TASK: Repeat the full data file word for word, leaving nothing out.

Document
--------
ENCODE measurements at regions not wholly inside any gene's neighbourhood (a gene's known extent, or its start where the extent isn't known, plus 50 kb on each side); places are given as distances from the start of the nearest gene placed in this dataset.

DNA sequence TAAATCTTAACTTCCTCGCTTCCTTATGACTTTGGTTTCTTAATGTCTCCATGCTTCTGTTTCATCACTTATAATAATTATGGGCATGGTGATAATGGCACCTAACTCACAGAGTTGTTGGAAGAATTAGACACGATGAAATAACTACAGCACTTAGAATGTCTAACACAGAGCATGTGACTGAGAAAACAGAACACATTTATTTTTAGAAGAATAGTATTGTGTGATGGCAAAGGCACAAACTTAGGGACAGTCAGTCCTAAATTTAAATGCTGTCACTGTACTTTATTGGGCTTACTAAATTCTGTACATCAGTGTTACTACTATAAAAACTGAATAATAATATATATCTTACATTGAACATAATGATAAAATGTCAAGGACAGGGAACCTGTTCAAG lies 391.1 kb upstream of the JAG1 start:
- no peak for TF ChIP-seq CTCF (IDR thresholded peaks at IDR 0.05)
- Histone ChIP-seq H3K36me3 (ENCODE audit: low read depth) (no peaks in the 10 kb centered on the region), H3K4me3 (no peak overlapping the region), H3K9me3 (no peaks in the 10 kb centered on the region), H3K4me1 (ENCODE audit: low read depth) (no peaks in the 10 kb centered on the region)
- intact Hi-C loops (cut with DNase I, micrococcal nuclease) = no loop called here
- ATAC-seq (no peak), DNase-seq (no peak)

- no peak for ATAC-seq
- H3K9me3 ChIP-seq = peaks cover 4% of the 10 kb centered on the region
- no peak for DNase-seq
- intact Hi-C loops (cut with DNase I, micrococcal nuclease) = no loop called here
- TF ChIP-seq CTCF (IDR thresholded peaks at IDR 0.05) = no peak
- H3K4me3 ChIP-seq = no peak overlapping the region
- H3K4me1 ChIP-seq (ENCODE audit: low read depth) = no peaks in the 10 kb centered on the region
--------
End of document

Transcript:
ENCODE measurements at regions not wholly inside any gene's neighbourhood (a gene's known extent, or its start where the extent isn't known, plus 50 kb on each side); places are given as distances from the start of the nearest gene placed in this dataset.

DNA sequence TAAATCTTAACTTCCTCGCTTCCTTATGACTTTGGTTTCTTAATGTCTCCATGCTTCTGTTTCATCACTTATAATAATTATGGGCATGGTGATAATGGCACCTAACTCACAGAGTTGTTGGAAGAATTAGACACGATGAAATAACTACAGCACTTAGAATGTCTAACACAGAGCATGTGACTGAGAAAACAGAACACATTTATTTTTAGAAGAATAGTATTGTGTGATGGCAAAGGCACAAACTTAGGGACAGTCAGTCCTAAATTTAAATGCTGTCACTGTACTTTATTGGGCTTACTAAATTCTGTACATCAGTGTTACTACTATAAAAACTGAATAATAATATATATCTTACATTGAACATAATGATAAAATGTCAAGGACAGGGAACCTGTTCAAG lies 391.1 kb upstream of the JAG1 start:
- no peak for TF ChIP-seq CTCF (IDR thresholded peaks at IDR 0.05)
- Histone ChIP-seq H3K36me3 (ENCODE audit: low read depth) (no peaks in the 10 kb centered on the region), H3K4me3 (no peak overlapping the region), H3K9me3 (no peaks in the 10 kb centered on the region), H3K4me1 (ENCODE audit: low read depth) (no peaks in the 10 kb centered on the region)
- intact Hi-C loops (cut with DNase I, micrococcal nuclease) = no loop called here
- ATAC-seq (no peak), DNase-seq (no peak)

- no peak for ATAC-seq
- H3K9me3 ChIP-seq = peaks cover 4% of the 10 kb centered on the region
- no peak for DNase-seq
- intact Hi-C loops (cut with DNase I, micrococcal nuclease) = no loop called here
- TF ChIP-seq CTCF (IDR thresholded peaks at IDR 0.05) = no peak
- H3K4me3 ChIP-seq = no peak overlapping the region
- H3K4me1 ChIP-seq (ENCODE audit: low read depth) = no peaks in the 10 kb centered on the region